Objective: To evaluate in an Italian population the prevalence, characteristics at first diagnosis and outcome of HIV-seropositive individuals with cervical carcinoma referred to a tertiary-care institution.Design: A retrospective evaluation of all patients referred for invasive cervical carcinoma from 1991 to 1994.Setting: The departments of obstetrics and gynaecology, and radiotherapy at San Gerardo Hospital, University of Milan, Italy.Patients: A total of 340 women were treated over a 3-year period (186 aged <50 years). Six patients were found to be HIV-seropositive.Interventions: Seropositive patients were treated according to current institutional protocols, irrespective of HIV status. Four underwent radiotherapy and two radical hysterectomy as primary treatment.Results: Although five HIV-seropositive patients were known to be infected 13-81 months before diagnosis of cervical cancer, none had received a PAP smear in the last year and only one in the last 2 years. HIV patients were younger than general population (P=0.02), with a significant history of intravenous drug use (P=0.000001) and with more advanced disease (P=0.04). Two HIV-positive patients also received polychemotherapy (one adjuvant and one salvage treatment) and both completed the planned treatment. Within 24 months two patients had died of cancer and one of AIDS; one is alive with AIDS and cancer and two are free of disease.Conclusions: This study confirms that in a southern European population, HIV-seropositive women present to tertiary-care institutions with more advanced disease and have a poorer prognosis than the general population. Strict screening programs for cervical dysplasia and cancer are warranted for HIV-seropositive patients.

HIV infection and Invasive cervical carcinoma in an Italian population: The need for closer screening programmes in seropositive patients

Ragusa A.;
1995-01-01

Abstract

Objective: To evaluate in an Italian population the prevalence, characteristics at first diagnosis and outcome of HIV-seropositive individuals with cervical carcinoma referred to a tertiary-care institution.Design: A retrospective evaluation of all patients referred for invasive cervical carcinoma from 1991 to 1994.Setting: The departments of obstetrics and gynaecology, and radiotherapy at San Gerardo Hospital, University of Milan, Italy.Patients: A total of 340 women were treated over a 3-year period (186 aged <50 years). Six patients were found to be HIV-seropositive.Interventions: Seropositive patients were treated according to current institutional protocols, irrespective of HIV status. Four underwent radiotherapy and two radical hysterectomy as primary treatment.Results: Although five HIV-seropositive patients were known to be infected 13-81 months before diagnosis of cervical cancer, none had received a PAP smear in the last year and only one in the last 2 years. HIV patients were younger than general population (P=0.02), with a significant history of intravenous drug use (P=0.000001) and with more advanced disease (P=0.04). Two HIV-positive patients also received polychemotherapy (one adjuvant and one salvage treatment) and both completed the planned treatment. Within 24 months two patients had died of cancer and one of AIDS; one is alive with AIDS and cancer and two are free of disease.Conclusions: This study confirms that in a southern European population, HIV-seropositive women present to tertiary-care institutions with more advanced disease and have a poorer prognosis than the general population. Strict screening programs for cervical dysplasia and cancer are warranted for HIV-seropositive patients.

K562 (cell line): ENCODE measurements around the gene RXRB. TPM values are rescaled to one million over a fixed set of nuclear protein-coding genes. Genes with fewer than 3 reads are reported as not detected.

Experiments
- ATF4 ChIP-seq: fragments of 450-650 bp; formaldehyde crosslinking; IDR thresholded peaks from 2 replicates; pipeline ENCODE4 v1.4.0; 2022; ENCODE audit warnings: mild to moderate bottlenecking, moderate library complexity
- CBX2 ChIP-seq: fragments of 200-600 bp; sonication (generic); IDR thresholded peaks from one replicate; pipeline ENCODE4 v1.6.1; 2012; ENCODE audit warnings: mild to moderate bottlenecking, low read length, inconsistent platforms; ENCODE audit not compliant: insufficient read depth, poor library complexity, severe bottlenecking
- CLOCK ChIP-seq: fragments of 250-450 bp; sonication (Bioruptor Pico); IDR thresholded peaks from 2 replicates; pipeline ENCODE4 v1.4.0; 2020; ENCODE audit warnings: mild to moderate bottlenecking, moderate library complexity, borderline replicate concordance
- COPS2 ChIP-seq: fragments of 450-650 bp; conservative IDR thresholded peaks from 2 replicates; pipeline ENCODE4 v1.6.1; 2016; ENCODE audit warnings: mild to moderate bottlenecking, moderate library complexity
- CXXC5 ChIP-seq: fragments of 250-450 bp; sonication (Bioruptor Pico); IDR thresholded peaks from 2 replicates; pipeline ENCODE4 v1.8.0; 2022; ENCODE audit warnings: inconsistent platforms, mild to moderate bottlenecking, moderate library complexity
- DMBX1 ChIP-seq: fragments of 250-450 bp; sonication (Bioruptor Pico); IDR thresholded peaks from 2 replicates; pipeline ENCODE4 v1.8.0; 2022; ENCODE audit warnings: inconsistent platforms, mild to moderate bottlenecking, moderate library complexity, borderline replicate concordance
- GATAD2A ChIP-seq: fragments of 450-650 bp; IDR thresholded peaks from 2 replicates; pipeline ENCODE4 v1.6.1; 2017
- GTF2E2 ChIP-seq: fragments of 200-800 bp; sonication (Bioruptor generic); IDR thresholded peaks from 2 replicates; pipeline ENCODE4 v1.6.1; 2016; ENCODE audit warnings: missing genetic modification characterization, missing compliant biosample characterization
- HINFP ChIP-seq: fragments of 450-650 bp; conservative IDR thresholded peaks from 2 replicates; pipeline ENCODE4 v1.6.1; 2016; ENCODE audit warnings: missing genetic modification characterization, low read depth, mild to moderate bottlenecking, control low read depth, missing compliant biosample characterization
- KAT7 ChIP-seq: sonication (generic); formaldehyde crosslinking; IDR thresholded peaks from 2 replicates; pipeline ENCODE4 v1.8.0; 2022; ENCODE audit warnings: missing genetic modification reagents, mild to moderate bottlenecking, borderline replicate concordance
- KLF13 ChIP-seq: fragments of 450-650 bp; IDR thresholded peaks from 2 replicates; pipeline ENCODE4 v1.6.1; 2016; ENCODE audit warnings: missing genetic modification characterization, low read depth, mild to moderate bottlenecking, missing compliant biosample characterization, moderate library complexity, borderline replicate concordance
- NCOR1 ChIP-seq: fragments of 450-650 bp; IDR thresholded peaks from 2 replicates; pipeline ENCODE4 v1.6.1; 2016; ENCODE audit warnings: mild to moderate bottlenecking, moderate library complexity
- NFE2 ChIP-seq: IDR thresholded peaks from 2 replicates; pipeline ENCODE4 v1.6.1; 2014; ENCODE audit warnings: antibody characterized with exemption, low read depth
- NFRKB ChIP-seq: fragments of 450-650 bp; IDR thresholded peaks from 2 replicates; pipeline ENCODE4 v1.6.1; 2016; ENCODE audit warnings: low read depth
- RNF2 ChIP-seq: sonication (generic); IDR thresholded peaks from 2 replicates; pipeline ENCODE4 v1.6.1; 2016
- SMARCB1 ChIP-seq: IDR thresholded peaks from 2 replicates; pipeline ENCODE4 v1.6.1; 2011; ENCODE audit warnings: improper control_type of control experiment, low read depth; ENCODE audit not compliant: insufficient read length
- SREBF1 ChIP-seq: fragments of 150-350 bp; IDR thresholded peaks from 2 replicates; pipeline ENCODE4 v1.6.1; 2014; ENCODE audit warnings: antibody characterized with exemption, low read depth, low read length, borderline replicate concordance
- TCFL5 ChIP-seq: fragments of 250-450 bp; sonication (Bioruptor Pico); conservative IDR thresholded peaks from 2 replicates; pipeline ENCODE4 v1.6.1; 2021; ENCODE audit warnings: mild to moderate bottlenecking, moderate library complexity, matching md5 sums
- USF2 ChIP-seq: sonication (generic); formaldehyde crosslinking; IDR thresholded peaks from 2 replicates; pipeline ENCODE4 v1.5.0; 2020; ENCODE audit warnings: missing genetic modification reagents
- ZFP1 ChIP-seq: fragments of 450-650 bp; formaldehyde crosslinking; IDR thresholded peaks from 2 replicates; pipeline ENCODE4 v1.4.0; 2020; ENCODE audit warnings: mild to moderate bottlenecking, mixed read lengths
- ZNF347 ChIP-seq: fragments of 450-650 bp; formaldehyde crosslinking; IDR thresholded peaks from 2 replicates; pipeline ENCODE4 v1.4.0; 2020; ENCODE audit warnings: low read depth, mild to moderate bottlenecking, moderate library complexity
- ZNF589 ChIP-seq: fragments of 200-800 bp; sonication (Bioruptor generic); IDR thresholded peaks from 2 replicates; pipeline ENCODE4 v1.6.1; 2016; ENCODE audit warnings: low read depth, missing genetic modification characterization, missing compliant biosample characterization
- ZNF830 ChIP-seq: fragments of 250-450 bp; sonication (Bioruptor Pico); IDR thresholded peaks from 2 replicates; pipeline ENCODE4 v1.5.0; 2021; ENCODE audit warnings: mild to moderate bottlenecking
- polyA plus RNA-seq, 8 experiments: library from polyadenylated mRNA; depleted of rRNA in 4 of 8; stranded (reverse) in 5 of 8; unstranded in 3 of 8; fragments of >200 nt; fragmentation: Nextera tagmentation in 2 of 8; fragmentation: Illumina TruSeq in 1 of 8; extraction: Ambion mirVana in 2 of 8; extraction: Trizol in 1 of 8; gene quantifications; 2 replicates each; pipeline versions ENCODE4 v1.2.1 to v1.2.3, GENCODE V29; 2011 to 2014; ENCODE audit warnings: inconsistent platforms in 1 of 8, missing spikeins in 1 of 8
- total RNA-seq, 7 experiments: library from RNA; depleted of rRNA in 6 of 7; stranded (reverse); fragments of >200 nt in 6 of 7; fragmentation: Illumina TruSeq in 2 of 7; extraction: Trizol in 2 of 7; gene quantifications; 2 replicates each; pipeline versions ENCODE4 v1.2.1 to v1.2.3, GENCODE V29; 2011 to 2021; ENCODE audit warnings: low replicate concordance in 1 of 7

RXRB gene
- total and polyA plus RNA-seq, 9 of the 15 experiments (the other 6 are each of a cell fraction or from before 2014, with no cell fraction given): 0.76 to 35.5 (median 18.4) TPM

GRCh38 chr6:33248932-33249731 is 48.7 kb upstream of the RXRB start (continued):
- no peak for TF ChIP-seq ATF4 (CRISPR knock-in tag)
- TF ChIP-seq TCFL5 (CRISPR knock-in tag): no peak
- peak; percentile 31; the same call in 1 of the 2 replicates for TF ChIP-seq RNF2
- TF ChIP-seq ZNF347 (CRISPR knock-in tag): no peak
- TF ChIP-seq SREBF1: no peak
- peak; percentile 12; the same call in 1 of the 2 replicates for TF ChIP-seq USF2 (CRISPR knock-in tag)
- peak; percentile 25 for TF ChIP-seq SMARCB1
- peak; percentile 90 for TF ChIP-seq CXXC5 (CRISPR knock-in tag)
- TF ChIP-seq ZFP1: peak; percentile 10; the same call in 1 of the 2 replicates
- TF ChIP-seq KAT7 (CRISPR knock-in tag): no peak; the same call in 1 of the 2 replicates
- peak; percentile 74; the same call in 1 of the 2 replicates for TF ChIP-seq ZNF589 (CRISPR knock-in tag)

AIDS
CERVICAL CANCER
SCREENING
CHEMOTHERAPY
Adult
Female
HIV Infections
Humans
Italy
Mass Screening
Middle Aged
Prognosis
Retrospective Studies
Uterine Cervical Neoplasms
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Utilizza questo identificativo per citare o creare un link a questo documento: https://hdl.handle.net/20.500.12610/69113
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